I do have to wonder why the guideline is set so high. They recommend a blood glucose level of 7.8 to 11.1 mmol/L. This equates to 140 to 200 mg/dl. I do question why there is nothing mentioned about allowing patients monitoring their own insulin use once they are able to communicate and/or capable of care. Oh, I forgot, this is the ICU and we are not able to make decisions while in this setting and our advocates are to keep their place.

Surprise! The American Diabetes Association and the American Association of Clinical Endocrinologists are not totally in agreement. The ADA spokesperson said that the new guideline is basically consistent with the ADA recommendations. The upper limit is higher that the 180 mg/dl recommended as this is the point at which the kidneys start to spill glucose. Patients could become dehydrated above this level.

The ACP guideline is expected to be for everyone, diabetes specialists, hospitalists, critical care specialists, and primary care providers. The ADA spokesperson also stated that some may still want to use the lower range of the ADA recommendations of 110 to 140 mg/dl.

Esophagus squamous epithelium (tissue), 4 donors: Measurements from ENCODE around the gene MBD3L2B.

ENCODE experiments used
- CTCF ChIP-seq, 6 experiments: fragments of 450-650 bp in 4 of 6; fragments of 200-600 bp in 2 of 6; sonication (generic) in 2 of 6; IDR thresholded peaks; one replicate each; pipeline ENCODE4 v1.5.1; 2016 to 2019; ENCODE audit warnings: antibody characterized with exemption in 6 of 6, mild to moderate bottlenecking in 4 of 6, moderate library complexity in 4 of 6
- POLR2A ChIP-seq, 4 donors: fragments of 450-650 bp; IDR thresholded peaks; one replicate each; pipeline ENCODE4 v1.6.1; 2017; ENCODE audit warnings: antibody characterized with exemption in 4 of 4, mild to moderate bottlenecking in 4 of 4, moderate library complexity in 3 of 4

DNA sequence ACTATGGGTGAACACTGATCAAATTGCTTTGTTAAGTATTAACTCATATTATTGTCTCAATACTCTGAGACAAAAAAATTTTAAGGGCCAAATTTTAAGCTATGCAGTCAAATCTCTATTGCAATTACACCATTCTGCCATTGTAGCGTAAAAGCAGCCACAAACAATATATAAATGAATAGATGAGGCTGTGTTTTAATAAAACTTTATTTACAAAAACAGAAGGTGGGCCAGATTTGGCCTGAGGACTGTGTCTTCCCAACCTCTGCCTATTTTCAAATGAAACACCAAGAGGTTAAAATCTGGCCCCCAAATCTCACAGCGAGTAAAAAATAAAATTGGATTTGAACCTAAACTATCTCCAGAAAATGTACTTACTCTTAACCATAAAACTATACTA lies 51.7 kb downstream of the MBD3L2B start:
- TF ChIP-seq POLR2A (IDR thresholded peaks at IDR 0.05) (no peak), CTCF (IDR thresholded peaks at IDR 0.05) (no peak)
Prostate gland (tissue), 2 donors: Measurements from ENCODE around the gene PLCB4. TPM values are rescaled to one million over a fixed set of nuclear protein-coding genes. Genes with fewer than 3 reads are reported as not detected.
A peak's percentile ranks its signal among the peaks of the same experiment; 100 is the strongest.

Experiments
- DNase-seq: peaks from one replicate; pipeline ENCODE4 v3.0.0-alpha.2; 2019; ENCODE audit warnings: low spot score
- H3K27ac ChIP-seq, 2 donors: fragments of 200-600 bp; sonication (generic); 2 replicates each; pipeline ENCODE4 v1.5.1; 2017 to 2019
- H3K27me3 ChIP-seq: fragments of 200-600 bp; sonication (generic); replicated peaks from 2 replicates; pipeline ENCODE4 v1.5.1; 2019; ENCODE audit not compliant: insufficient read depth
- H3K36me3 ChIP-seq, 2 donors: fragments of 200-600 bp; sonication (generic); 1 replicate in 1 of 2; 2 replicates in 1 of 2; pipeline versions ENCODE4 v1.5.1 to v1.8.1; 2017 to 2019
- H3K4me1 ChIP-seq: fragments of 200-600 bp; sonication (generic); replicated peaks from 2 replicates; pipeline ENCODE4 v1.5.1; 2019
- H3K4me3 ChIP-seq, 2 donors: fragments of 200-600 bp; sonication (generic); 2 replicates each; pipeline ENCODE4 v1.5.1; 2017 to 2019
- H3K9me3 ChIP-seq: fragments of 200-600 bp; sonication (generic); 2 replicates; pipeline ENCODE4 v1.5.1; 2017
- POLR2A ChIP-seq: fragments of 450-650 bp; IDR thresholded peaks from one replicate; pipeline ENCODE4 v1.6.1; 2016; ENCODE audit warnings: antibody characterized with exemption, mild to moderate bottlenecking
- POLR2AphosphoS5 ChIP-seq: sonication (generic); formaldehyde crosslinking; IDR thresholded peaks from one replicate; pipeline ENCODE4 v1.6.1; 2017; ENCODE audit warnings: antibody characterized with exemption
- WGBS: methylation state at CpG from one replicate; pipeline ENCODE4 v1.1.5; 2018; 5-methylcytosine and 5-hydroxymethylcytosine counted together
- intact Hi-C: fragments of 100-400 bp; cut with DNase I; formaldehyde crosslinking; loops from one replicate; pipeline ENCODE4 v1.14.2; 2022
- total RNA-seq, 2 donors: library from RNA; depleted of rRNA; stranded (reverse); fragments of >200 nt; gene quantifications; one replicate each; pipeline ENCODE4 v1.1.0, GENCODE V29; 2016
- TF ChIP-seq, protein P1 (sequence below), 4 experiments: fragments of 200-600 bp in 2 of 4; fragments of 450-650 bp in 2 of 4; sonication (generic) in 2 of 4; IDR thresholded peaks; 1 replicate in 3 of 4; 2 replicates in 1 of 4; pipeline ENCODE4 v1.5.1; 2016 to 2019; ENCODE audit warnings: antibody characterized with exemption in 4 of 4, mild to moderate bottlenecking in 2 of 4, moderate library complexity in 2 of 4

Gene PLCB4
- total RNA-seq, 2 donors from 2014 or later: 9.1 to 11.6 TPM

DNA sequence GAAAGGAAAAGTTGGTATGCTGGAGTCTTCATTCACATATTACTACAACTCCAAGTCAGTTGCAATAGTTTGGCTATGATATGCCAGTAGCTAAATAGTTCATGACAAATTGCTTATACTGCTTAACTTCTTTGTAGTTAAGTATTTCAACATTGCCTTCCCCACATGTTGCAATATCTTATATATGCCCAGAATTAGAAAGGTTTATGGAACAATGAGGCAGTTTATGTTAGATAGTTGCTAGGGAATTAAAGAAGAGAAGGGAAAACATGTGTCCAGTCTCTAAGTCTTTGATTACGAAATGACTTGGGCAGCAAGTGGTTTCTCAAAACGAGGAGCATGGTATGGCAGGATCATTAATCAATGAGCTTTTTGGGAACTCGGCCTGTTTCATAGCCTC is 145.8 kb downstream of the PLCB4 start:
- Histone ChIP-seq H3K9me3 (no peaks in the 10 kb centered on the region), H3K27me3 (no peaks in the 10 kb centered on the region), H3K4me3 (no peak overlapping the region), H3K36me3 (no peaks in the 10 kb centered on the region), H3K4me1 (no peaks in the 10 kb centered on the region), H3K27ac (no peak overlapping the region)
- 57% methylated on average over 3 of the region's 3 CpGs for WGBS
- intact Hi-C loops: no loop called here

Several noted that the ACP guideline applies only to patients in the ICU and that they were concerned about what the goals should be for non-ICU patients. Also of concern is developing better systems to prevent hypoglycemia.

Read the article here and an article by the ADA and AACE here.

20 February 2011

Why are Bariatric Docs Disappointed?

Apparently the Bariatric doctors are very upset with the latest FDA action. This is the third drug the FDA has turned down in the last year.

One doctor has taken his displeasure to the extreme. It will be interesting to see if he remains on the FDA committee. He states quite bitterly - "I think it does send a very bad message to the drug companies who invested billions of dollars in the drugs and have tried to follow the rules the FDA laid out, and yet when they show up with the data they're rejected,"

Then he went on to say, "We also think it sends a very bad message to patients as well. It says, 'Don't expect any help from the FDA, and don't expect any new medicines, so you better go see the quacks in your neighborhood, because that's all you're going to get."

I am very happy that I do not know this doctor. His actions just reinforce why we are so distrustful of the FDA. We do need good doctors on the FDA committees and in other positions, but when they are overly vocal, maybe it is time for them to resign.

I am just thankful that the FDA has chosen to ask for more trials and data. This is their duty and too many drugs have been allowed that maybe never should have been allowed to pass.

Read the article here.